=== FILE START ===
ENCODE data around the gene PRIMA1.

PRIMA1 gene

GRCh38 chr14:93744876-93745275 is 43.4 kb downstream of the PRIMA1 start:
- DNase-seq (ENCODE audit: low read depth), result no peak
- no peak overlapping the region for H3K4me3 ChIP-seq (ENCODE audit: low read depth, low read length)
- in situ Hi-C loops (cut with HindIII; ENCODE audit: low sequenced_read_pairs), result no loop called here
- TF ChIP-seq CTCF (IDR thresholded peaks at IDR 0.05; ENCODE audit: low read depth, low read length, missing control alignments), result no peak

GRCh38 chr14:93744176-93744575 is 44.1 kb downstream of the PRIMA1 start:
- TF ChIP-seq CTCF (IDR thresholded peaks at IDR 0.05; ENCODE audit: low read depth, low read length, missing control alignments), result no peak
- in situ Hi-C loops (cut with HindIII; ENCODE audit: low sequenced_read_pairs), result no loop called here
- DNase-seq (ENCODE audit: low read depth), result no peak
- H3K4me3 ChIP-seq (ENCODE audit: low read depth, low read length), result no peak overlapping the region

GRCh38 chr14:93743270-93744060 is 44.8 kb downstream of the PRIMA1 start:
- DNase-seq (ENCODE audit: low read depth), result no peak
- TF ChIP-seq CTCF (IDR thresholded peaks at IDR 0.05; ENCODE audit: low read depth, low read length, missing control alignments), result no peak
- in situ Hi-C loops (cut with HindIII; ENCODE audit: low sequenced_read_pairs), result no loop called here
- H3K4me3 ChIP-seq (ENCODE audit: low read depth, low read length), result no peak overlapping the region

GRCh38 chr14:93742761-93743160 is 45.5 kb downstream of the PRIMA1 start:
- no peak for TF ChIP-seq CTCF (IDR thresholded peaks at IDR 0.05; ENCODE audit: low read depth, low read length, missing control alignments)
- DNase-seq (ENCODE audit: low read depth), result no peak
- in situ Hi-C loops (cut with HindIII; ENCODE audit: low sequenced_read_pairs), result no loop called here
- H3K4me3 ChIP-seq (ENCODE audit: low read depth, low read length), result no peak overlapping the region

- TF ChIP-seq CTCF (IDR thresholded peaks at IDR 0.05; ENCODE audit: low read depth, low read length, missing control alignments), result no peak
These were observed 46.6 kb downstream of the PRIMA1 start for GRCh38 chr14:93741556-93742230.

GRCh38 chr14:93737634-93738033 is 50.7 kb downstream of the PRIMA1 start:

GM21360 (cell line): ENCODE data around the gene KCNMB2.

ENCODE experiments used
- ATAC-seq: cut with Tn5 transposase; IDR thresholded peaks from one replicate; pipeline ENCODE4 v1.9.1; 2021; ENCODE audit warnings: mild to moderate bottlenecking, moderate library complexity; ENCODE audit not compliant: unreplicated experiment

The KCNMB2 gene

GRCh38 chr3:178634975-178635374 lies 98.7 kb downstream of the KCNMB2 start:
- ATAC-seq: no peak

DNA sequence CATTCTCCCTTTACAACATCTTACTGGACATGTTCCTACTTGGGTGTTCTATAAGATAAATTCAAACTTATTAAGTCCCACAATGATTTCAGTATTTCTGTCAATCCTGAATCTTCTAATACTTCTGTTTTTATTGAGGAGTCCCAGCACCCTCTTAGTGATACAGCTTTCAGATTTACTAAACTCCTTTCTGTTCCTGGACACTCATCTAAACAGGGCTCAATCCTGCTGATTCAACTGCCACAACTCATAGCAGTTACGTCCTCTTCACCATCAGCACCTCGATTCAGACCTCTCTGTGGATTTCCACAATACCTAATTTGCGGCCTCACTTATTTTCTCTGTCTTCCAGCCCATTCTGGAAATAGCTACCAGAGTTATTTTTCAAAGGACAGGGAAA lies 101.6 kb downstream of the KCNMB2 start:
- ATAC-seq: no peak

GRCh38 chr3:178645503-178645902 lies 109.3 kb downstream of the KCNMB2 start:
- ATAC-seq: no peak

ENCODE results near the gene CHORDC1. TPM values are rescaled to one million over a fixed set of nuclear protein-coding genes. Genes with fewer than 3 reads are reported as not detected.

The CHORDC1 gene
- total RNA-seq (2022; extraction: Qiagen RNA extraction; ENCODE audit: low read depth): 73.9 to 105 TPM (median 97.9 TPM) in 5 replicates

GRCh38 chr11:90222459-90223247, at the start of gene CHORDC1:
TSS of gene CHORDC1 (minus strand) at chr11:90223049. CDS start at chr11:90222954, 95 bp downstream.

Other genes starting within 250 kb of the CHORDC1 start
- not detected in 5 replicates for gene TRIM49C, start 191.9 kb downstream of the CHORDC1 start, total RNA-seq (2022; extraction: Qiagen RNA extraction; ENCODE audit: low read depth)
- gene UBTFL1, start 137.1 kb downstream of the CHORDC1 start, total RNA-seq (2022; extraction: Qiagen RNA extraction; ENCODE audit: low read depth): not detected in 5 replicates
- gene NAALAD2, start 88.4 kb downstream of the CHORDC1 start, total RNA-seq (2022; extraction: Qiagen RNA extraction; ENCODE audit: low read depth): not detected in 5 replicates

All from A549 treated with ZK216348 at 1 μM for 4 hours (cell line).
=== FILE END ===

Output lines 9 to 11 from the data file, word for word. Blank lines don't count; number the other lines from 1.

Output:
- TF ChIP-seq CTCF (IDR thresholded peaks at IDR 0.05; ENCODE audit: low read depth, low read length, missing control alignments), result no peak
- in situ Hi-C loops (cut with HindIII; ENCODE audit: low sequenced_read_pairs), result no loop called here
- DNase-seq (ENCODE audit: low read depth), result no peak